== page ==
When is the best time to visit the Ngorongoro Conservation Area?
The best time to visit the Ngorongoro Conservation area is when the migratory herds are here. The low lying plains form part of the migratory route of the great migration. The herds move into the area in December and start to leave again in March/April. The best time to visit is thus December to March.
The best time to visit the highland section of the Ngorongoro Conservation Area is in the dry seasons, typically December to March and June to October. The highlands can be quite cold, covered in cloud and experience heavy rains in the other months.
Why should I visit Ngorongoro Conservation Area?
The great migration and volcanic craters
Which of the Big 5 can I see in the Ngorongoro Conservation area?
Plains areas: 5 of the Big 5. The Black Rhino is however very rare. Cheetah and the spotted hyena are common sights while the Wild Dog are present but very rare.
Highlands: 4 of the Big 5. Other than the Ngorongoro Crater, rhino are not present
Special animals/behavior in the Ngorongoro Conservation Area.
The annual wildebeest migration floods into the plains of the Ngorongoro Conservation area in December, preparing to give birth in February.
The Highlands offer the opportunity of hiking and walking amongst the wildlife of raw Africa.
What is the weather like in the Ngorongoro Conservation Area?
The low lying areas of the Ngorongoro Conservation Area is classified as sub tropical. The temperature is mild during the day and cool at night. Temperatures from September to April are a couple degrees hotter than the rest of the year, but not by much.
The Highland areas can reach up to 3000m above sea level. These areas are colder and wetter and are often covered cloud and heavily forested.
About the Ngorongoro Conservation area
The Ngorongoro Conservations Area (NCA) is about 8300 km². It was established in 1959 as one of the world’s first a multiple land use areas. A Multiple Land Use Areas is where wildlife and the semi-nomadic Maasai pastoralists coexist. It is possible to see wildlife and the herds of cattle and goats belonging to Maasai, side-by-side. The NCA includes the spectacular Ngorongoro Crater, the world’s largest caldera. Other than the Ngorongoro Crater, the Ngorongoro Conservation area encompasses the highlands, plains, savanna, woodlands and forests.
The famous Serengeti Plains refer in large part to the vast plains that fall in the Ngorongoro Conservation area. The area is mainly treeless with a few exceptions, namely the Ndutu Forest area. The Ndutu area forms the north-western part of the Ngorongoro Conservation area. It consistently offers the best wildlife viewing during the green season, Ndutu is strategically situated at the centre of the southern plains, is blanketed with a forest of acacia trees and is home to Lake Ndutu.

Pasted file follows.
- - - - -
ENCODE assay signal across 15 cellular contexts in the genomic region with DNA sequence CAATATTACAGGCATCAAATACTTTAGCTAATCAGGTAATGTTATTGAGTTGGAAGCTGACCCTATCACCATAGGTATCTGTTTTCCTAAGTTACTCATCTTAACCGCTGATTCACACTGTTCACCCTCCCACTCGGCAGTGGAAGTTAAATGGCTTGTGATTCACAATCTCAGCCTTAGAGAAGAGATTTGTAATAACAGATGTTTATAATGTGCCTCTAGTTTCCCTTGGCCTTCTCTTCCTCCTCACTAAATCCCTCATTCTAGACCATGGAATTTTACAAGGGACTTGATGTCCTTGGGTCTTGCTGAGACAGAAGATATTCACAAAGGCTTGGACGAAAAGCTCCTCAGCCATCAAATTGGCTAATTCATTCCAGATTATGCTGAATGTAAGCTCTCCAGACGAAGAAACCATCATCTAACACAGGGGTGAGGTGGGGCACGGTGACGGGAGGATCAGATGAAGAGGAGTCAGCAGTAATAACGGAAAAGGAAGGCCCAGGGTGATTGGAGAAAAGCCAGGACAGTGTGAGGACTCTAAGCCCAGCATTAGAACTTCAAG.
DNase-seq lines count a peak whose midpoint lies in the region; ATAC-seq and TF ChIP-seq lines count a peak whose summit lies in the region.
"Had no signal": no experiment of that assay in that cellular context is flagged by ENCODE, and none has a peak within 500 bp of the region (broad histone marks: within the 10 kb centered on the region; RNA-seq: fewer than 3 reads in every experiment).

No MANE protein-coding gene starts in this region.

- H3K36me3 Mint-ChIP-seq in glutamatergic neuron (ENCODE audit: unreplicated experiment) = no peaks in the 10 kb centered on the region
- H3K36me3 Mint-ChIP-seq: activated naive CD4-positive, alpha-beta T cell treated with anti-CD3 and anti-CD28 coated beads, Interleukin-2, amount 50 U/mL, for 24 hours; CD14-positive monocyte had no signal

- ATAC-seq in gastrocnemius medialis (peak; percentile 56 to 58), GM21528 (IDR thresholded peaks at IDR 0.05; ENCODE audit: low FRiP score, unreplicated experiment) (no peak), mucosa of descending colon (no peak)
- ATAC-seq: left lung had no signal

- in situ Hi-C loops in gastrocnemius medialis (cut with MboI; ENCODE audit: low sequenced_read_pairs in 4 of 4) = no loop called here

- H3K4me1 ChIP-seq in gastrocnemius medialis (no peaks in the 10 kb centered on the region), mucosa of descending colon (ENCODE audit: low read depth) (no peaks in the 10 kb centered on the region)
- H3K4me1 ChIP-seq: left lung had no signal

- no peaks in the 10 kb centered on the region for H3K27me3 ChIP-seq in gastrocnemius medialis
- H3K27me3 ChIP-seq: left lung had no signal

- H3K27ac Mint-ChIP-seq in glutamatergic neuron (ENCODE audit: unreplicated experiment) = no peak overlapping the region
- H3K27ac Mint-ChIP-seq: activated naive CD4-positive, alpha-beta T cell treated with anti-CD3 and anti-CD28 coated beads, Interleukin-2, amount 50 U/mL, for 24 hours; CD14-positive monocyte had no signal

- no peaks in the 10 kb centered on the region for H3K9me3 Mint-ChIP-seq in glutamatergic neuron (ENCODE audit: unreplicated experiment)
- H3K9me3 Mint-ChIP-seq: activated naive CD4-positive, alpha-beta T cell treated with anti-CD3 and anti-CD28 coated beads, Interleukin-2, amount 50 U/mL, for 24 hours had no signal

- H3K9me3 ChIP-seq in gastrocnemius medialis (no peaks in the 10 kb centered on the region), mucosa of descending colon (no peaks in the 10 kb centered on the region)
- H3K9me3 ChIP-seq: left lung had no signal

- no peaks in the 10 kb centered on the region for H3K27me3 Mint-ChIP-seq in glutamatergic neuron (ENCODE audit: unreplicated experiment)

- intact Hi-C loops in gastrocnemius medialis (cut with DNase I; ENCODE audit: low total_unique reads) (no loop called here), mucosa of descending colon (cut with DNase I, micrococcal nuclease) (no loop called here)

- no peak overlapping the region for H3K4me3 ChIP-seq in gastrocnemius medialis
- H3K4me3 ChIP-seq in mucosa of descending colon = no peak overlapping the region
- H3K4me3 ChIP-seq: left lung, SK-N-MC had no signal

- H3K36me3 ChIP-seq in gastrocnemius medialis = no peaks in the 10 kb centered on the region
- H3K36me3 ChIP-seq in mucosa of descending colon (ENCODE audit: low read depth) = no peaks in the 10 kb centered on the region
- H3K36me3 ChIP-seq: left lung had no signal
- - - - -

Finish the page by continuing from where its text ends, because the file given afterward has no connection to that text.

The NCA has global importance for biodiversity conservation due to the presence of globally threatened species, the density of wildlife inhabiting the area, and the annual migration of wildebeest, zebra, gazelles and other animals into the northern plains.
The Highlands and other craters
The Empakaai Crater
In the Highlands area of the Ngorongoro Crater Conservation Area (NCA), you will find the stunning but relatively unknown Empakaai Crater. It lies some 40km north-east of its famous neighbour, the Ngorongoro Crater. From the moment you arrive at Empakaai, you will be treated to splendid views of the crater as well as a glimpse of Oldoinyo Lengai, Tanzania’s most active volcano. It is famous for the thousands of pink flamingo that line the shores of the soda lake on the crater floor.
The Olmoti Crater
Olmoti Crater is a shallow, grassy hollow where Maasai pasture their cattle alongside eland, bushbuck, reedbuck and an occasional buffalo. From the south wall of the caldera, the Munge stream forms a delightful waterfall, which plunges several hundred meters into the Ngorongoro crater to feed Lake Magadi. The northern flank of the Olmoti volcano offers good wildlife viewing with possibilities including buffalo, zebra, porcupine, hartebeest, bushbuck, hyena, leopard and elephant (at certain times of the year).
The Gol Mountains
To the northeastern zone, the primeval Gol Mountains provide a surreal wilderness environment of stark, pink cliffs, enclosing the Angata Kiti pass. The pass forms a bottleneck for the annual Great Migration as they return to their ancestral breeding grounds in southern Serengeti and the Ndutu wilderness.
Nasera Rock rises 80 meters from the foot of the Gol Mountains. The monolithic Nasera Rock, the location of a Stone Age human shelter, was excavated by the Leakeys.
As well as the spectacular wildlife viewing, the NCA is also renowned for its extraordinary flora and fauna. The region is a botanist’s dream, showcasing a landscape of mountain forests, open grass plains and swampy marshland, each with a splendid variety of vegetation and fern species.
Maasai People Group
One of most important components of the NCA are the Maasai people who are part of the reason behind the Ngorongoro Conservation Area being established. It was an attempt to preserve the environment for the Maasai people who were moved from the Serengeti when it was proclaimed a national park.
Essentially nomadic people, they build temporary villages in circular homesteads called bomas. There are possibilities to visit a couple of these now, which have been opened up for tourists to explore. Here you can see how the huts are built in a strict pattern of order according to the chronological order of the wives, and experience what it must be like to rely on warmth and energy from a fire burning at the heart of a cattle dung dwelling with no chimney.
These proud cattle herding people have a great history as warriors, and even though they are no longer allowed to build villages inside, they continue to herd their cattle into the crater to graze and drink, regardless of the predators nearby.